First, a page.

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Frailty, fitness and late-life mortality in relation to chronological and biological age

Overview of attention for article published in BMC Geriatrics, February 2002
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Title
Frailty, fitness and late-life mortality in relation to chronological and biological age
Published in
BMC Geriatrics, February 2002
DOI 10.1186/1471-2318-2-1
Pubmed ID
Authors

Arnold B Mitnitski, Janice E Graham, Alexander J Mogilner, Kenneth Rockwood

Abstract

People age at remarkably different rates, but how to estimate trajectories of senescence is controversial. In a secondary analysis of a representative cohort of Canadians aged 65 and over (n = 2914) we estimated a frailty index based on the proportion of 20 deficits observed in a structured clinical examination. The construct validity of the index was examined through its relationship to chronological age (CA). The criterion validity was examined in its ability to predict mortality, and in relation to other predictions about aging. From the frailty index, relative (to CA) fitness and frailty were estimated, as was an individual's biological age. The average value of the frailty index increased with age in a log-linear relationship (r = 0.91; p < 0.001). In a Cox regression analysis, biological age was significantly more highly associated with death than chronological age. The average increase in the frailty index (i.e. the average accumulation of deficits) amongst those with no cognitive impairment was 3 per cent per year. The frailty index is a sensitive predictor of survival. As the index includes items not traditionally related to adverse health outcomes, the finding is compatible with a view of frailty as the failure to integrate the complex responses required to maintain function.

Twitter Demographics

The data shown below were collected from the profile of 1 tweeter who shared this research output. Click here to find out more about how the information was compiled.

Mendeley readers

The data shown below were compiled from readership statistics for 247 Mendeley readers of this research output. Click here to see the associated Mendeley record.

Geographical breakdown

Country Count As %
United Kingdom 4 2%
Mexico 3 1%
United States 2 <1%
Slovenia 1 <1%
Canada 1 <1%
Denmark 1 <1%
Russia 1 <1%
Australia 1 <1%
Unknown 233 94%

Demographic breakdown

Readers by professional status Count As %
Researcher 46 19%
Student > Ph. D. Student 45 18%
Student > Master 32 13%
Student > Bachelor 28 11%
Student > Doctoral Student 18 7%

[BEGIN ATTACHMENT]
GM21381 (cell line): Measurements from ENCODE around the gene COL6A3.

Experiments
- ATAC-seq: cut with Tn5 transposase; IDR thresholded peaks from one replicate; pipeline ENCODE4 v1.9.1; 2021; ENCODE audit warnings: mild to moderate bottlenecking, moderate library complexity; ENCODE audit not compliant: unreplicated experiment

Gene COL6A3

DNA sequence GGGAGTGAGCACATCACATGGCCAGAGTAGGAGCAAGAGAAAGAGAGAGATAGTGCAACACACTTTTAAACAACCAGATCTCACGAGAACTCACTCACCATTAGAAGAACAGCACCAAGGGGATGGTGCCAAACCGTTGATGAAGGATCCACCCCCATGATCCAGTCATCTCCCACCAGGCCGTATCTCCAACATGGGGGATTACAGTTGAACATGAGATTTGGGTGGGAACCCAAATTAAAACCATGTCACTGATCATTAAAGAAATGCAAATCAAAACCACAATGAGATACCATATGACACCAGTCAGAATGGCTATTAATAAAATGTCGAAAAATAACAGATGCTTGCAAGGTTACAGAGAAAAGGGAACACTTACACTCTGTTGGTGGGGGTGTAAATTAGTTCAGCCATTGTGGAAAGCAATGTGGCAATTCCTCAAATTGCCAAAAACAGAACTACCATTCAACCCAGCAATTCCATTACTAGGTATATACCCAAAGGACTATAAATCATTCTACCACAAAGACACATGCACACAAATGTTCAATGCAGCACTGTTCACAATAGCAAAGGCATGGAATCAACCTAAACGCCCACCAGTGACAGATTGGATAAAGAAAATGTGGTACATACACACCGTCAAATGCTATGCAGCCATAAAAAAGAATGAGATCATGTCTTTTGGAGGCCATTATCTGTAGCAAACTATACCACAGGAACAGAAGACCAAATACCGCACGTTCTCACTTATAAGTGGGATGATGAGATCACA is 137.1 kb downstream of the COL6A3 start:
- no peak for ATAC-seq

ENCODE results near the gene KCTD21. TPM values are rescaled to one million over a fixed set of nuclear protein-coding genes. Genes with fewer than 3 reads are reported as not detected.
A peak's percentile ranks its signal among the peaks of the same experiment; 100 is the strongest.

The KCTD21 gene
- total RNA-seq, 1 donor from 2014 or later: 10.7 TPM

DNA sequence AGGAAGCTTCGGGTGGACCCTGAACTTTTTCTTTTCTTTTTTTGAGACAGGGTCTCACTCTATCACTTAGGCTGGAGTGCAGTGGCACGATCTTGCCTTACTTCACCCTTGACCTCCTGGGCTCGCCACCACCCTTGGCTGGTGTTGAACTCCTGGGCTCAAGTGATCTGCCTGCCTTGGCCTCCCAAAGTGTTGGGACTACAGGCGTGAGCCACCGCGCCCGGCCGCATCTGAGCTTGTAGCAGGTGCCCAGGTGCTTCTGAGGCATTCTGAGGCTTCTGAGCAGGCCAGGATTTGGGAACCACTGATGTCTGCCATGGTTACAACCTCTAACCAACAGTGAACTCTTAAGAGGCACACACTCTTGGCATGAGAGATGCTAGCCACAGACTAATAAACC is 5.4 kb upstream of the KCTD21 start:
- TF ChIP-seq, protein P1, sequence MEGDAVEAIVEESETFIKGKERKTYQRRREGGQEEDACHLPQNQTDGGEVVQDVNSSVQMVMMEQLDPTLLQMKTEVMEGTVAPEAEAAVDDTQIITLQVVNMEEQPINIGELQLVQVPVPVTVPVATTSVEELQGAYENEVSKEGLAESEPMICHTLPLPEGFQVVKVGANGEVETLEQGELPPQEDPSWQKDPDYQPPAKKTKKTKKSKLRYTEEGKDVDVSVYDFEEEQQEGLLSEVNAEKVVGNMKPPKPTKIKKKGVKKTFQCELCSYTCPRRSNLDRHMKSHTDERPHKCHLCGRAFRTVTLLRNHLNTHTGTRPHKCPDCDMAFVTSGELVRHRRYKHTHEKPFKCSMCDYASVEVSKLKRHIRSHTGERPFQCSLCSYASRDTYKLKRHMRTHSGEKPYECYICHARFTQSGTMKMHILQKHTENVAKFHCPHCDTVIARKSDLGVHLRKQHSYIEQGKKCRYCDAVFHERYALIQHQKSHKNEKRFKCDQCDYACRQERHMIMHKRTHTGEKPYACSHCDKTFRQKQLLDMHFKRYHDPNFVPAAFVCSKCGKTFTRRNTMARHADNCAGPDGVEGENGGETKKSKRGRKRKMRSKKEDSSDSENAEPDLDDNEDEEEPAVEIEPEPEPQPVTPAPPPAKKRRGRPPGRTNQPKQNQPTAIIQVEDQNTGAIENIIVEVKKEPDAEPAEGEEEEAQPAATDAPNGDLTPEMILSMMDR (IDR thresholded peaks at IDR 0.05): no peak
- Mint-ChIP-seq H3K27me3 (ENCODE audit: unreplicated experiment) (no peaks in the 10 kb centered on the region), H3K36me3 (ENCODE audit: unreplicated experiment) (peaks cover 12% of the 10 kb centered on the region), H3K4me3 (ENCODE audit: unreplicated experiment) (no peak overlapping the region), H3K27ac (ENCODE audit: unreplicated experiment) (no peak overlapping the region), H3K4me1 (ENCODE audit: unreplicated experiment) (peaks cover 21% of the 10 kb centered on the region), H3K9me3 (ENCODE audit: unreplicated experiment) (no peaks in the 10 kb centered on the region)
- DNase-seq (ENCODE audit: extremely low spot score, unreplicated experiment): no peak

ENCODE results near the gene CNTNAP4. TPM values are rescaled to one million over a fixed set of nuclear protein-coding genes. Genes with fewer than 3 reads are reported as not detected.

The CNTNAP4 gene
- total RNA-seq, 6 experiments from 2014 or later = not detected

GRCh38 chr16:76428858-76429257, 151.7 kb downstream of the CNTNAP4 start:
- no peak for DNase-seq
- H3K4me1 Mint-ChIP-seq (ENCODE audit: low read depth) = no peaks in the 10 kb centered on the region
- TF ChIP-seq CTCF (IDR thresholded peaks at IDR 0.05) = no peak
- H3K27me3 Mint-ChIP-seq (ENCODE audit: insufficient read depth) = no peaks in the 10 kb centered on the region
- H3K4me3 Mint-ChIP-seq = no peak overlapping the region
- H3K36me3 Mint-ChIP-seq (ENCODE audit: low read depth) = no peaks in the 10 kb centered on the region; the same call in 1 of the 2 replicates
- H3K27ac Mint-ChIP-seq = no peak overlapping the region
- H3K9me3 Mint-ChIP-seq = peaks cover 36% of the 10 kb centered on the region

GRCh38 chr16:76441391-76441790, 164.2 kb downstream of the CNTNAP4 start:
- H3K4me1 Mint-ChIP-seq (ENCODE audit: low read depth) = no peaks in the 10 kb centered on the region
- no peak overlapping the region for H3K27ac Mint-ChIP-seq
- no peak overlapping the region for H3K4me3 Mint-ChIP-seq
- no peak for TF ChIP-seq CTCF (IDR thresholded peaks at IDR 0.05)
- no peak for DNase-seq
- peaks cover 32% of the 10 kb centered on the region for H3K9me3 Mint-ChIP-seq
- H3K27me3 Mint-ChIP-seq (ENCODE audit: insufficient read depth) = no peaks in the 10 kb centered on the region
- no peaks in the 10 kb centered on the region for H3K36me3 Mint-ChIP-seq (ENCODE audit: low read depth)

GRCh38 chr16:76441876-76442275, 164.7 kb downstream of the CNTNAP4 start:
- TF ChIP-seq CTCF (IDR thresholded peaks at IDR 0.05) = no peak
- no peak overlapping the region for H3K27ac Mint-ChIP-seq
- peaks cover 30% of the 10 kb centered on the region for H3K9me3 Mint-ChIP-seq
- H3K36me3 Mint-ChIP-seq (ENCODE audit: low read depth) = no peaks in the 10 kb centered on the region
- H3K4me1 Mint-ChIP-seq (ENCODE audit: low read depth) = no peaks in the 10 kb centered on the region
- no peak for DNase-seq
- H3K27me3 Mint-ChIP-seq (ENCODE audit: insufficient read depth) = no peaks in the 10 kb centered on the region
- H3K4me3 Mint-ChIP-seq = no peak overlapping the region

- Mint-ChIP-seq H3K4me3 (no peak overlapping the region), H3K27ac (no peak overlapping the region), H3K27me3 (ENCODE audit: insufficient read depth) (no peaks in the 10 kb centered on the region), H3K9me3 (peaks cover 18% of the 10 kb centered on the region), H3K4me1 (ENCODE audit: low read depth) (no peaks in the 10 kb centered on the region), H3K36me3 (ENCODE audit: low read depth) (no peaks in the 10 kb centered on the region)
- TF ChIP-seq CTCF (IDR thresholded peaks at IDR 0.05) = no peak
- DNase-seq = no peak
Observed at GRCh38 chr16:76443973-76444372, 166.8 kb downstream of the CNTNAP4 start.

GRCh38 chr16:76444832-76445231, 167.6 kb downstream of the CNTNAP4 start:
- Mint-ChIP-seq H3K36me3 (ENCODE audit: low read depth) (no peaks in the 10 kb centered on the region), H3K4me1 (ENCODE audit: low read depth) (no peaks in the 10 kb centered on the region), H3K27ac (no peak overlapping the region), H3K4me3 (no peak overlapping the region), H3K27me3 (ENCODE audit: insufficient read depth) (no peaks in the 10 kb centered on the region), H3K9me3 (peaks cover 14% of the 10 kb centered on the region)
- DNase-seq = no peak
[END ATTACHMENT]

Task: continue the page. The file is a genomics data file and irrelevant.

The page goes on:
Other 54 22%
Unknown 24 10%
Readers by discipline Count As %
Medicine and Dentistry 106 43%
Nursing and Health Professions 18 7%
Social Sciences 17 7%
Agricultural and Biological Sciences 12 5%
Biochemistry, Genetics and Molecular Biology 10 4%
Other 52 21%
Unknown 32 13%

Attention Score in Context

This research output has an Altmetric Attention Score of 1. This is our high-level measure of the quality and quantity of online attention that it has received. This Attention Score, as well as the ranking and number of research outputs shown below, was calculated when the research output was last mentioned on 19 October 2016.
All research outputs
#12,641,273
of 15,918,484 outputs
Outputs from BMC Geriatrics
#1,531
of 1,776 outputs
Outputs of similar age
#213,243
of 295,891 outputs
Outputs of similar age from BMC Geriatrics
#153
of 173 outputs
Altmetric has tracked 15,918,484 research outputs across all sources so far. This one is in the 11th percentile – i.e., 11% of other outputs scored the same or lower than it.
So far Altmetric has tracked 1,776 research outputs from this source. They typically receive a lot more attention than average, with a mean Attention Score of 10.0. This one is in the 6th percentile – i.e., 6% of its peers scored the same or lower than it.
Older research outputs will score higher simply because they've had more time to accumulate mentions. To account for age we can compare this Altmetric Attention Score to the 295,891 tracked outputs that were published within six weeks on either side of this one in any source. This one is in the 15th percentile – i.e., 15% of its contemporaries scored the same or lower than it.
We're also able to compare this research output to 173 others from the same source and published within six weeks on either side of this one. This one is in the 4th percentile – i.e., 4% of its contemporaries scored the same or lower than it.